Earlier, yours truly tuned into a baseball game on ESPN's flagship station to watch a contest between the Dominican Republic and Puerto Rico. This was just one game in the on-going World Baseball Classic. The WBC is like an Olympic style competition, in that it brings teams from countries all over the world together in a tournament to slug it out for nationalistic pride, bragging rights, and a bunch of medals.
But something immediately struck me as quite different about this particular game. The announcers were calling it in Spanish. Now, it didn't take a heavyweight rocket brain genius to figure out what the 4-letter network was up to. Like so many others, they were attempting to reach out to a certain demographic in their never-ending quest for the Holy Grail -- sometimes referred to as "ratings".
Problem was, I don't speak Spanish, so I had no idea what they were saying. Yet I still wanted to watch the game. What to do? There was only one logical solution. Hit the "mute" button and watch it anyway.
For a while it seemed strange, not having the running commentary we've all become so accustomed to. Then something even stranger happened. Even without the play-by-play audio, I quickly got used to it and quite enjoyed the remainder of the contest. After all, most anybody that's watching a baseball game knows what's going on. They don't need to be told by someone else.
On that note, consider -- where's the absolute best place to watch a game at? Most would likely agree it's in the stadium itself. You're there. The players are real and not pixels on a TV screen. Standing up for the national anthem(s). The programs, the atmosphere of the crowd, screaming at umpires, the 7th inning stretch, $8 ball-park hot dogs, $10 beers, gas, tickets, parking, watching your favorite hitter strike out 3 times while making more money doing so then you'll make in the next 3 years, and waking up the next day facing the decision of whether to keep the lights on in your home in the near future, or eat nothing but ramen noodles for a few weeks. Hmm. It does seem to have it's drawbacks, but dammit, you were THERE.
Thing is, even at the ballpark, there's nobody providing you with running commentary as to what's going on. The guy on the public address system will announce each player by name as they come up to bat, or enter the game for another reason. That's it. The rest of the action is left up to you to watch, understand, and appreciate. The same applies to contests in football, basketball, hockey, tennis, golf, you name it. Even auto racing. Be it Indy or NASCAR, it's quite a thrill to be at the track while they're zooming around. But after the "field" gets jumbled through such things as pit stop strategies, nobody really knows who's what and where until the final few laps. Sitting at home watching TV, this is all explained to us. At that, the home viewers have the added advantage of countless replays, shown by umpteen cameras covering the action, and know EXACTLY what has gone on. But where would you rather be? At the action in person with nobody explaining it to you, or watching it on TV where every minor detail and trivia from hell are offered up for your consideration by a rotating team of hyperventilating announcers?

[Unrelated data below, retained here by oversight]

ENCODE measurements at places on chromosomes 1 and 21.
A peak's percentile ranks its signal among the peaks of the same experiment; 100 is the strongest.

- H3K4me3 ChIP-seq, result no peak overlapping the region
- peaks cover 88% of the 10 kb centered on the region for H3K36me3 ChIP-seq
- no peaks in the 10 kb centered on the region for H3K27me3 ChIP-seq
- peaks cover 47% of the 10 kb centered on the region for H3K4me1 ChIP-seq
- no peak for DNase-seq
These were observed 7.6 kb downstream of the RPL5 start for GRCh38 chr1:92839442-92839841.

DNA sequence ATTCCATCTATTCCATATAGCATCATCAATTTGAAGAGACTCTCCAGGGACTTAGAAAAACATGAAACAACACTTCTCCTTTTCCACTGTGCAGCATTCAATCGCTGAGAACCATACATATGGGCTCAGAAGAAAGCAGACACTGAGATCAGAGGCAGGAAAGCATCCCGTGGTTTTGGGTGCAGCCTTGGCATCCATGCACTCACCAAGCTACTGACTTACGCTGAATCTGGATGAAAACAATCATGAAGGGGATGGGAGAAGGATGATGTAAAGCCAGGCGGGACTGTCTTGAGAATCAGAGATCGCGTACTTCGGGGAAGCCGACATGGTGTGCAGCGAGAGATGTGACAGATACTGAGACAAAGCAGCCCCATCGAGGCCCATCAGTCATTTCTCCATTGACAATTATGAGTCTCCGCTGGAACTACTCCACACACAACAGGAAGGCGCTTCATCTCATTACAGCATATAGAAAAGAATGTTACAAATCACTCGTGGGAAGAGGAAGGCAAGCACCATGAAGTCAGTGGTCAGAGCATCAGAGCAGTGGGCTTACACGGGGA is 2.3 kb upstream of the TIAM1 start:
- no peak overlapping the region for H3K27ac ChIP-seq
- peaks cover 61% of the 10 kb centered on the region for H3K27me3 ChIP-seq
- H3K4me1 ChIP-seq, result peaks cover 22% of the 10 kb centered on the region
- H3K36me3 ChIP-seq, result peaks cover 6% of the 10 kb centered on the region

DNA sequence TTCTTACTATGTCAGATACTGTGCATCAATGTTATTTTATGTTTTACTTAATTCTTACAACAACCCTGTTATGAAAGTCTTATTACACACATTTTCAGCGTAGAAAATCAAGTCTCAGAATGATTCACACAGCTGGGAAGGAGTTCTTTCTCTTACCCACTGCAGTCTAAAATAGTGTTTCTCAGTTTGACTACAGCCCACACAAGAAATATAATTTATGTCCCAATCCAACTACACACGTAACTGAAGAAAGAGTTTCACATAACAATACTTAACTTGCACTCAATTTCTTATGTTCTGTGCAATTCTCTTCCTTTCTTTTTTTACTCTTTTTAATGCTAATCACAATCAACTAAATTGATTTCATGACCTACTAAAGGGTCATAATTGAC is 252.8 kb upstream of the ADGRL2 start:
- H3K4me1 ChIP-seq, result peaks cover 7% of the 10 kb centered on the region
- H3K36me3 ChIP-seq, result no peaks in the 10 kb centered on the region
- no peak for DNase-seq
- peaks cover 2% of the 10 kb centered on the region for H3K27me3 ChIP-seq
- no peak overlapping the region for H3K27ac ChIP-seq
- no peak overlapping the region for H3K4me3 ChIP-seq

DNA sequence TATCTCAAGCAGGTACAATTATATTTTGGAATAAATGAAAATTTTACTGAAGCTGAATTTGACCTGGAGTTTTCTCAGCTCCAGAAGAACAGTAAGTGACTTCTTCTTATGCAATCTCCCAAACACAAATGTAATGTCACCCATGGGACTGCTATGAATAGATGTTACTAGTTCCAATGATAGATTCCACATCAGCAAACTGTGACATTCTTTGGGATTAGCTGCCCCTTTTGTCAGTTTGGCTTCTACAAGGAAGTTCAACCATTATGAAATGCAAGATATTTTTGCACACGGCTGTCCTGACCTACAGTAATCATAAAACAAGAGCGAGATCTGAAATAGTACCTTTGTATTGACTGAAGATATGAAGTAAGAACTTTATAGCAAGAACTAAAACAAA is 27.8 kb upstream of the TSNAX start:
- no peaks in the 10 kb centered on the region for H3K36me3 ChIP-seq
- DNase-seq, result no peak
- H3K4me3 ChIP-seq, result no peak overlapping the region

A few days ago, yours truly happened upon an old-time boxing match in black and white. At first, I thought my sound system had gone kaput. Nobody was calling the action -- at least for a little while. Turned out, the announcers were indeed there but, for the most part, let the fight speak for itself. I didn't need somebody telling me a left hook had been thrown. I saw it. And I sure as hell didn't need somebody screaming the likes of "Down Goes Frazier/Foreman/Pacquiao" repeatedly, or otherwise berating the obvious. The dude just got clocked and he's on the canvas. No explanation was necessary.
Perhaps that's what it's come to. We've been conditioned over the years to depend on somebody else telling us what's happening in a particular sporting contest, even though we're looking at it with our own eyes. Sure, I can see the need for this as regards blind people who want to be kept abreast of the sporting contests they enjoy, but the rest of us really have no excuse. We've been brainwashed over the years into depending on those announcers. Scary.
Depending on how the aforementioned World Baseball Classic works out -- it would be interesting if a predominantly Spanish speaking country (or Japanese, Chinese, Italian, etc., take your pick) eventually made it to the finals to face the US. I wonder what language that would be broadcast in to viewers in the US?
Tell ya what. If that happens, and there's two announcers -- one speaking English and the other another language -- at the same time -- forget the mute button. I'm going back to the black and white boxing channel.